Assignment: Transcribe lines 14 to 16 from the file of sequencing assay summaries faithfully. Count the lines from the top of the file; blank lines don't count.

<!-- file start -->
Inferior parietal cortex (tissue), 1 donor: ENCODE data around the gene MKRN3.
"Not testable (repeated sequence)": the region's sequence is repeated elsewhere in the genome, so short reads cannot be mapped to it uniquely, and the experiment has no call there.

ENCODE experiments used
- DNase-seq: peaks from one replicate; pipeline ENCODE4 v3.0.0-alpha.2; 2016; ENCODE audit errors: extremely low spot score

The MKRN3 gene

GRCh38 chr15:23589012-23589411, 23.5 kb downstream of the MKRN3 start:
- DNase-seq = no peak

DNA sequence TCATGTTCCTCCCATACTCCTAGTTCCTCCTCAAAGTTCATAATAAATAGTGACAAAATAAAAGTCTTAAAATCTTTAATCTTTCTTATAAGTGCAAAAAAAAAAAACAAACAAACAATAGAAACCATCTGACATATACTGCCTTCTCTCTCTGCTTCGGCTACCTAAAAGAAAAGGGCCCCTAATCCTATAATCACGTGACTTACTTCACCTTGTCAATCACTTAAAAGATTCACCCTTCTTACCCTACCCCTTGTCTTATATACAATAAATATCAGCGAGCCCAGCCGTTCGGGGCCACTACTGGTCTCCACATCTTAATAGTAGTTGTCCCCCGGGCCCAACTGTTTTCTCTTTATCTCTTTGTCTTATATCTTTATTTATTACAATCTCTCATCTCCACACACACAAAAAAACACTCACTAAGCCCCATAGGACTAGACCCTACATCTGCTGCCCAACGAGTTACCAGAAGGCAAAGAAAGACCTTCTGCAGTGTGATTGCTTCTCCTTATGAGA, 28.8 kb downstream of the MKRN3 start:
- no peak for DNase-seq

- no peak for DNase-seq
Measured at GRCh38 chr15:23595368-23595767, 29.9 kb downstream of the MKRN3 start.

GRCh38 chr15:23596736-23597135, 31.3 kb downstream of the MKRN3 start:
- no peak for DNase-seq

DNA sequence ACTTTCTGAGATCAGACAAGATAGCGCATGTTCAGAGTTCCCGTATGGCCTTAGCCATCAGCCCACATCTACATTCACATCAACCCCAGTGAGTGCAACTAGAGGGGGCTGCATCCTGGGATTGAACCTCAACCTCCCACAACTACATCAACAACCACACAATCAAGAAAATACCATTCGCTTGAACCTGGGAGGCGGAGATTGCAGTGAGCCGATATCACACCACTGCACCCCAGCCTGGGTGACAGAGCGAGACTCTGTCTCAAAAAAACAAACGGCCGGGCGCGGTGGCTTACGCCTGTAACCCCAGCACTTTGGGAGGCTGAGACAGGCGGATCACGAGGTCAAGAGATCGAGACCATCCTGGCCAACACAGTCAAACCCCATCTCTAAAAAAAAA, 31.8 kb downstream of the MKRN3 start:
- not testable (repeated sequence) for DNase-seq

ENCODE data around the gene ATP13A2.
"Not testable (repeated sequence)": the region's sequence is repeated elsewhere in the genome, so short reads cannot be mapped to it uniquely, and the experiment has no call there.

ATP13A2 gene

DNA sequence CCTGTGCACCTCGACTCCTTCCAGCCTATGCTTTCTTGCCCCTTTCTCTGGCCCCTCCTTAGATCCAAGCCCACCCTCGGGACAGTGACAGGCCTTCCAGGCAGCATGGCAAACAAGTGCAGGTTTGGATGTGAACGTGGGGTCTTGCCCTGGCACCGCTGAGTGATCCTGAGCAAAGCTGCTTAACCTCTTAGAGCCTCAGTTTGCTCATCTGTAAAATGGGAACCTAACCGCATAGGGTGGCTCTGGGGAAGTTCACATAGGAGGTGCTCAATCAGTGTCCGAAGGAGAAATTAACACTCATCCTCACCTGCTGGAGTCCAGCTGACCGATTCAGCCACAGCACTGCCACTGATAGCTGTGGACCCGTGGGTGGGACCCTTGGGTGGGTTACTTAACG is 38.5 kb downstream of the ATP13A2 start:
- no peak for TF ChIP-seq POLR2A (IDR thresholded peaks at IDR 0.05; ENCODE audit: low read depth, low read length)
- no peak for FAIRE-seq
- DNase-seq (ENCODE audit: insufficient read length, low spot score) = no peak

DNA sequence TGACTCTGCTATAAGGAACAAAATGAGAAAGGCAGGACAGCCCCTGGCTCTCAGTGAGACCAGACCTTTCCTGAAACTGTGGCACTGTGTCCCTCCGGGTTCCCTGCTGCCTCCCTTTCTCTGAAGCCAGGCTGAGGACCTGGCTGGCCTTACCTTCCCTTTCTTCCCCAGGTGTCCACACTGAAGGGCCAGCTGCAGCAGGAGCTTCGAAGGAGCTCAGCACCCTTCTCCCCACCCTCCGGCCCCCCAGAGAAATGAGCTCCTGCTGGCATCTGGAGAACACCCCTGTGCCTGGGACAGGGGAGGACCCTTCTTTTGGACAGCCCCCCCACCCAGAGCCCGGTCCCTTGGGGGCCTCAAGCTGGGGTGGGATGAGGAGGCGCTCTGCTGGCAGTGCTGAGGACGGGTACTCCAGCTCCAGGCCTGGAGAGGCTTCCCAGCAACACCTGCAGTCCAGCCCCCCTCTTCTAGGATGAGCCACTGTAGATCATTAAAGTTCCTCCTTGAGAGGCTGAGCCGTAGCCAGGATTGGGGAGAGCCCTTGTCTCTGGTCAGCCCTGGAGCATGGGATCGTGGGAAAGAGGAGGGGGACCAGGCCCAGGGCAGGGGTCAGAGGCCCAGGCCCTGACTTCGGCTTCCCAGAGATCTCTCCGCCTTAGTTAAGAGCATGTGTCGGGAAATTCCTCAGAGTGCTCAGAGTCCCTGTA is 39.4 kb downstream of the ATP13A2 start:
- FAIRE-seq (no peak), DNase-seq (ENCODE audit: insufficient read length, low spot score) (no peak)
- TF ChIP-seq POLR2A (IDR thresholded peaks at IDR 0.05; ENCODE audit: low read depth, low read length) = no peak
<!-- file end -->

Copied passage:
DNA sequence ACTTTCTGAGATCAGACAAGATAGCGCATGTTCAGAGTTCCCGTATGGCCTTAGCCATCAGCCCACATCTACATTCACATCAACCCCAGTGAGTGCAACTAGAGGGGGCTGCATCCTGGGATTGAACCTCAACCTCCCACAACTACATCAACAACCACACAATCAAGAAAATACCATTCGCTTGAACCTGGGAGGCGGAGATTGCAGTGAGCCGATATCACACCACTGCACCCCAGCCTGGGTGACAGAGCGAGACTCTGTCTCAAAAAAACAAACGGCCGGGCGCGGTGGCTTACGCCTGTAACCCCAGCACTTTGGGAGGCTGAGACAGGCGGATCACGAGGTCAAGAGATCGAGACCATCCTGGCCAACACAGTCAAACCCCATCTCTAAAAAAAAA, 31.8 kb downstream of the MKRN3 start:
- not testable (repeated sequence) for DNase-seq

ENCODE data around the gene ATP13A2.